• 18
    I don't have the support of family or friends. They will all spout off about what they eat or don't eat while scarfing down a whole pizza. They can talk the talk but don't seem to be able to walk the talk. I am dealing with my weight loss on my own. - 9/4/2008   7:56:58 PM
  • 17
    I have talked about wanting to lose some weight for a long time. I joined SP in May, and started measuring my food, choosing brown rice over white rice, making sure I had lots of vegetables, etc. He realized I was "serious" this time, and he has supported me. I try to make sure he has enough to eat that he won't feel deprived. When we have meat, he gets a lot more than I do, and he loves meat, so he's happy. He is actually getting more active, too--losing weight, walking more. My program is working for both of us. - 9/4/2008   6:16:28 PM
  • 16
    It is difficult when changing to a healthier lifestyle. Friends and family are not obligated to change what they eat and do because I have decided to revamp my life. It is up to me to decide if I will relax my goal or hang firm. I must strengthen my self discipline or refrain for a period of time until I am strong enough to say "no" to things that will raise my dietary counts higher than healthy and/or say "no" when it is a committed day to exercise. I am finding my friends love me enough that they are working with me. - 9/4/2008   6:01:29 PM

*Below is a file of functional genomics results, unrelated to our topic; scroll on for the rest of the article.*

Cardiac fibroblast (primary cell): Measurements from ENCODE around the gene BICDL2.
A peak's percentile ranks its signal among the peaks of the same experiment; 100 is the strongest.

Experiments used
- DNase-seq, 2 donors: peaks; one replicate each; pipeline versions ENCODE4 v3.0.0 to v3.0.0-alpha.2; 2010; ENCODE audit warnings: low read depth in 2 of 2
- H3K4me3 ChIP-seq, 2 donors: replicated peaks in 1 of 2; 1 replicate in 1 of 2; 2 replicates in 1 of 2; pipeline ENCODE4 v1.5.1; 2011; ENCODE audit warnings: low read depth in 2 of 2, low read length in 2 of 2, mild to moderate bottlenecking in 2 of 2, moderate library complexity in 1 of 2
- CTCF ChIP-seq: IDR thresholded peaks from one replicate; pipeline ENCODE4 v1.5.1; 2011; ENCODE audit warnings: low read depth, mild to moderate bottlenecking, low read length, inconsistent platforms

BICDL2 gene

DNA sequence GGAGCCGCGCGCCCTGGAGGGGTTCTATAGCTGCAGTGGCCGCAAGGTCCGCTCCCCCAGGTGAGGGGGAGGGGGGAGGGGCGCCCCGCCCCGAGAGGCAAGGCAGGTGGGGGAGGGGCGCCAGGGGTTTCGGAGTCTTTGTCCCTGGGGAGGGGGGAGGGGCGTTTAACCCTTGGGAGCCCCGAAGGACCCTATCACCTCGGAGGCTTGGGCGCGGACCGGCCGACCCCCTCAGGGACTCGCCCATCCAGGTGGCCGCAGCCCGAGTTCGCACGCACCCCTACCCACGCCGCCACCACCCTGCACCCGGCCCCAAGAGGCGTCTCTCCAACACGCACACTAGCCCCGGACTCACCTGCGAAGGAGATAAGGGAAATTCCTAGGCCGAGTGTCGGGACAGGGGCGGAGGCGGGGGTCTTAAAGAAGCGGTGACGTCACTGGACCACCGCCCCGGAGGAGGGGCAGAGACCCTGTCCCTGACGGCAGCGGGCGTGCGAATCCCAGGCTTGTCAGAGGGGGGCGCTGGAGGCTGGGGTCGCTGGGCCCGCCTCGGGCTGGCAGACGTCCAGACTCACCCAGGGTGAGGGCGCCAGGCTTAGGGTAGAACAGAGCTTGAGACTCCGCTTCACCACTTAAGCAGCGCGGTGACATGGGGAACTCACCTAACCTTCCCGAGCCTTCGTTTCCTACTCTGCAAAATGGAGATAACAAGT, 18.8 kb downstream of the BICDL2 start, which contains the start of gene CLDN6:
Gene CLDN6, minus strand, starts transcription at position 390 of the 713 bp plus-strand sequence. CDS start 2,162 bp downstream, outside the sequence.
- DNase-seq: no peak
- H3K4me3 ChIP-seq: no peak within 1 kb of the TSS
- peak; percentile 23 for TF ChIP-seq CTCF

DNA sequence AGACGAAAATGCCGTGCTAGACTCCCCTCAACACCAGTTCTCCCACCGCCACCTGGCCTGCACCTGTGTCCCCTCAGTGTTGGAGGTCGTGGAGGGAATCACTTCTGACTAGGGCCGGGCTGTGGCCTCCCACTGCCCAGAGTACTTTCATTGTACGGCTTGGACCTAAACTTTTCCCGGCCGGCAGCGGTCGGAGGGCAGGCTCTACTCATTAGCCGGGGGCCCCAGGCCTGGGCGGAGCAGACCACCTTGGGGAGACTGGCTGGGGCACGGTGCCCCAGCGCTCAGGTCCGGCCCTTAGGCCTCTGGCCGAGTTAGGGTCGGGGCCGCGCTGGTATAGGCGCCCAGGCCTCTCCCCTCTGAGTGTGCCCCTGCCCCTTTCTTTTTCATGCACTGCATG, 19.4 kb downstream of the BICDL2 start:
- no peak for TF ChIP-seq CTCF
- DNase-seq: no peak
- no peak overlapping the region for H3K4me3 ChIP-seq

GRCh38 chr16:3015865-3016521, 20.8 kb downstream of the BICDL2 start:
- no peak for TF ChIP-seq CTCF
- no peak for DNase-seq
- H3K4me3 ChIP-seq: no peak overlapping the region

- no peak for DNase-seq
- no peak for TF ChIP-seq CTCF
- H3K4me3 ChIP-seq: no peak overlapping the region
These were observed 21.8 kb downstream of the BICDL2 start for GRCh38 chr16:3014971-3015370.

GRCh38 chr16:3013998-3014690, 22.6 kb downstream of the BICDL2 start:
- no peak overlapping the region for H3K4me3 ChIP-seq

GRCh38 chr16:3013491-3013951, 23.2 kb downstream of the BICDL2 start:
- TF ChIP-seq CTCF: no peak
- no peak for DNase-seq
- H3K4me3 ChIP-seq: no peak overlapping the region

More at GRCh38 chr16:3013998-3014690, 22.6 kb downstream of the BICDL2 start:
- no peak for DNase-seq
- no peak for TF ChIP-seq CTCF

• RENEE1BRYAN
    15
    When I decided to start loosing weight my husband says well I'm not, I don't want to starve so don't include me. I was upset. When I cook he sill gets what he wants and I just cut back on my portions. I think I am over weight because I don't eat right, like today it is already 4:06pm and I have not eaten anything, I know that isn't good but that is my problem. - 9/4/2008   5:07:40 PM
  • 14
    My DH likes the way I am beginning to look, but being a heavy guy himself, he continues to eat as much as he wants even though I tell him I want him to be healthy too. We eat out many times a month, and if we are away he wants to do buffets. I try very hard to stick to veggies and fruit and some salad, but even those sometimes are not cooked healthily. I am so happy I found SparkPeople. - 9/4/2008   4:25:29 PM
  • 13
    My husband and I are a great example of this article. I tend to adopt more healthy lifestyles when my husband is gone (he's a soldier so absences are pretty common) and then when he comes back he constantly pushes for sugary, high fat, high calorie foods and alcoholic drinks. I actually gained 35 lbs last time he came back! Now I'm committed again to losing all that weight now that he's leaving again! - 9/4/2008   2:08:55 PM
  • 12